This is the way I felt about our allotment garden this spring.  A clean piece of real estate with no failures, no weeds, no damaged crops or eaten fruit.  I can dream, can’t I?

Instead, the tomatoes we planted burst forth, bending and finally taking down the stakes that held them upright, the broccoli flowered and left us behind (we did get some good harvests anyway), the sweet peas just sat there and refused to grow up their trellises and the canteloupe — where did it go?

We didn’t water and we underestimated how large the tomato plants would grow (how did they get that big?  One look at the size of some of the tomatoes and it’s clear…) and I wondered if we would ever get a perfect pepper and a watermelon big enough to actually eat???  But still, things grew — and the gardens look wild!

These beautiful peppers are called Beaver Dam, a Hungarian heirloom variety brought to Beaver Dam, Wisconsin, in 1912 by the Joe Hussli family.  I obtained them from the wonderful people at Seed Savers Exchange in Decorah, Iowa.  They are described as being mildly hot and I am here to tell you that this is true.  So from someone who can’t stomach spicy food, this is the perfect pepper!  I just chopped some and put it on some whole wheat fusilli pasta with stewed tomatoes (yes, ours), broccoli (yes, I grew that too!), wilted arugula (nope, but I should have) and sauteed shrimp.  Yum!

The tomatoes you see are largely the Rose variety, also from SSE, and in my opinion, one of the best tomatoes I’ve ever eaten.  It is an Amish heirloom and is a large, softly coloured, but very meaty fruit.  The other winner from SSE is called Black from Tula, and yes, it’s black and ugly.  But wow!  What flavour.

Some of the tomatoes grew and grew and didn’t seem to want to turn red.  So I picked some and ate them anyway.  I had forgotten that I had also planted a variety called Gold Medal and had chosen it because it was picked as the 2008 Seed Savers Exchange tomato tasting contest.  All I can say is ‘Yes.’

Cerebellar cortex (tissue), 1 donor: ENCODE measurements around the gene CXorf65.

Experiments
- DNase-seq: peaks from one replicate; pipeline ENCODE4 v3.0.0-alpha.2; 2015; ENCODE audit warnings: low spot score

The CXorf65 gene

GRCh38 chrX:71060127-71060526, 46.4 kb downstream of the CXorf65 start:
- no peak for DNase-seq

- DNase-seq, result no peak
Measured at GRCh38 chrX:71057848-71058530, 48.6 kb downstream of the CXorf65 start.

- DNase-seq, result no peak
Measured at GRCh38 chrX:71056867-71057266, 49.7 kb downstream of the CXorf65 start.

And this beautiful creature is a Cream of Saskatchewan watermelon, also available at Seed Savers Exchange.  Betcha didn’t think we could grow those here?  It was brought to Saskatchewan by Russian immigrants and comes to maturity in an astounding 80-85 days. 

Oh and did I mention — it has white flesh!  This fruit is 4-10 pounds at maturity and up to 10″ in diameter.  Our bigger one was only 4″ across but I harvested them anyway because their stems snaking along the ground, looking all the while like shrivelled umbilical cords, looked to me like they were wasting away into nothing.

As a consequence, I don’t believe my taste analysis is accurate.  Although these melons were juicy and fresh, they weren’t particularly sweet and reminded me of a cross between an old-fashioned watermelon and honeydew melon, before sweetness was the holy grail.  And I have to admit — like pomegranates, I find the seeds irritating.  But they are a refreshing and beautiful thing.

Stay tuned for more harvest news….

Shady yellows in the late summer

Creating a garden in the shade is, according to many, a fate only dealt to you if you have been bad in a previous life.  I used to have this opinion when our backyard was shaded by a mature plum tree, a huge oak tree, two garages and a tall cedar fence.  So when the plum tree came down in the famous ice storm of 1998, the prospect of having a sunny garden thrilled me.